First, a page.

“Of course it makes sense. If you’re saying that he’d be worried about me not being straight because I would face prejudice then he’d be worried that being straight would mean there would be a bigger chance I would be prejudiced, be involved with prejudiced people or be thought to be prejudiced.”
“But it’s hard on your Dad. You should be gentler with him.”
Here we go with the soft-soaping again. It’s not a bed of roses for me either and I haven’t even done anything wrong bar be myself.
I adore Josh. At heart we have the same feelings about things. We value equality, love and kindness. But he’s like a friend to the prejudiced, I’m just polite to them. That’s where we differ. I get where he’s coming from. Building bridges with the brainwashed might yield results, with the actual prejudiced it never would. But pandering doesn’t bring equality. Pandering puts across a misleading message you are unequal. No one is less than me but no one is better than me. I don’t need anyone’s approval. If I have a problem with something someone says I am entitled to respond how I like.
“Look it’s great that you’re being the bigger person Josh …”
“It’s not about that. It’s the humane way to respond.”
Of course he’s being the bigger person. If you respect someone’s sexuality completely and they don’t respect your sexuality completely and you are ok with that then of course you are being the bigger person in the situation. But humane? I act humane but I have to stand up for myself. There’s being nice and there’s being too nice.
“They aren’t bad people Evan.”
The brainwashed aren’t. The prejudiced are.
“Josh, I’m not rude to people but I defend myself. Just like if I said them being straight was unnatural or wrong. I am pretty sure most of them wouldn’t sit back and try to understand where I was coming from and I wouldn’t expect them to. So why would I expect myself to?”
“If someone has a problem with these issues they are entitled to say it. It’s freedom of speech.”
“I never said they weren’t. I just don’t treat them like a 5-year-old who shouldn’t be said anything back to. Josh, you are forgetting one thing here.”
“Really? What’s that?”
“I have my freedom of speech too.”
“I never said you didn’t.”
“You kind of did. When you say they are entitled to their freedom of speech you are saying by me responding to them that I’m trying to take that away so you are saying that I shouldn’t respond.”
He takes a sip of his coffee.
“But you are verbally very aggressive.”
“In what way?”
“You say people who are like that are bigots …”
“Well they are Josh.”
“But people don’t like to hear that about themselves Evan.”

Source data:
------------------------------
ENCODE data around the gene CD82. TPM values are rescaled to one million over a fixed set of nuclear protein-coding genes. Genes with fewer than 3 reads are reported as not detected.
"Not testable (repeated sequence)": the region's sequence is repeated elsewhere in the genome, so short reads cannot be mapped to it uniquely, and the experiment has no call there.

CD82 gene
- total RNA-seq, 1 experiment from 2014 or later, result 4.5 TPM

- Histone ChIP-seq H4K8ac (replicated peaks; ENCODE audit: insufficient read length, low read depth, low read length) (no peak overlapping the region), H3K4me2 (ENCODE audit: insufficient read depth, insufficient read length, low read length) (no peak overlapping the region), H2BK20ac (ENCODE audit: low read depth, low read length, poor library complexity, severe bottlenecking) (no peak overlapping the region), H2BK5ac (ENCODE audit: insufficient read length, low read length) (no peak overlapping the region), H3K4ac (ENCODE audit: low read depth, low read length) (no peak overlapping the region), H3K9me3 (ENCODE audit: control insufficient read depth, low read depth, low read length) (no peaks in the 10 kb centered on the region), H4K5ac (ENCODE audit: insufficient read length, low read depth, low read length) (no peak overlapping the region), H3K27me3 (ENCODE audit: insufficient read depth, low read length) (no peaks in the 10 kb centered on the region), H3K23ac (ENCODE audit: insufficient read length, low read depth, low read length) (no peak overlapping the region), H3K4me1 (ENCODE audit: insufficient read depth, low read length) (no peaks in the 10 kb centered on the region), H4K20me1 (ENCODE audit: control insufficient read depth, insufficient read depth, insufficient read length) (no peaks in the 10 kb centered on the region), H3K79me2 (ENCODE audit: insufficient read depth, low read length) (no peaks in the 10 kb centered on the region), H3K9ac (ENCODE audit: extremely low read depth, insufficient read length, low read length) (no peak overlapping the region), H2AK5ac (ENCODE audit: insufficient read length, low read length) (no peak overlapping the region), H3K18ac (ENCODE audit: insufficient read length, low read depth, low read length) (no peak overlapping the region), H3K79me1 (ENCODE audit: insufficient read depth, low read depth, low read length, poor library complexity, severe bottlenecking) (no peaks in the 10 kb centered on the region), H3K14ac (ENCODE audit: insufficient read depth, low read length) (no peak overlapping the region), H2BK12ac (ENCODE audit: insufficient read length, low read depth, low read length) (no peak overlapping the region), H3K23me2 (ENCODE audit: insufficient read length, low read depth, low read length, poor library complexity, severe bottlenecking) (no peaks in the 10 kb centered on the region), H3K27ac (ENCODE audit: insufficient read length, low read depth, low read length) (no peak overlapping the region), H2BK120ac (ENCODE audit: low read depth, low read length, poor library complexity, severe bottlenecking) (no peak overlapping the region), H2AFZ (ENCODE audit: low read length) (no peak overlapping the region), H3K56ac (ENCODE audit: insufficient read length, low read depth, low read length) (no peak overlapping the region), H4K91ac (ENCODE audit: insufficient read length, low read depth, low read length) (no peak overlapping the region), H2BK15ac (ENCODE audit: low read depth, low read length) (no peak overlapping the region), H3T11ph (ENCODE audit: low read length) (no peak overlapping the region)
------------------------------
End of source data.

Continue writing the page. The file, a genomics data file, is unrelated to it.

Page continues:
“Well I don’t particularly like hearing that I live ‘an unnatural life’ or there’s ‘something wrong’ with me either …”
“But people do think it and they are entitled to say it.”
“Of course. And I think they are bigots and I’m entitled to say it.”
“But you are name-calling. You say they are fuckers and everything. The tactics you employ are the same as theirs.”
“No they aren’t. I would much rather if someone called me a fucker than said I lived ‘an unnatural life’ provided they called everyone they didn’t like of any sexuality a fucker.”
“But this kind of attitude alienates people.”
“I don’t alienate people. I just don’t like them. I wouldn’t be pals with them. That would be a very unequal friendship for me. And in general I’m not that fond of negative people. They alienate themselves …”
“But Evan, that’s not a nice thing to say …”
“Well if I had a prejudice against straight people I’d be alienating myself. The thing is I would know that was my fault and not theirs.”
“But you think you’re right. There’s many ways of seeing things.”
“Oh on these things I know I’m right Josh. But you know what really gets to me about these things in terms of what’s right and what’s wrong: everyone goes on about there being different ways of looking at it when it’s non-heterosexual people. When do they ever say let’s look at whether it’s right or wrong to be heterosexual? When do we ever look at different perspectives on that?”
“We don’t. But that’s just how the world is.”
And much as I love you to bits Josh, if we went on your theory of pandering to build bridges it would always be what the world was like.
“It doesn’t have to be.”
He smiles and sips some coffee.
“What are you grinning to yourself about?”
“Jeez, you are passionate.”
“Of course. So are you. In your own way.”
“I like to think so.”
“Yeah, thanks. But during this coffee I think we should probably talk about Game of Thrones.”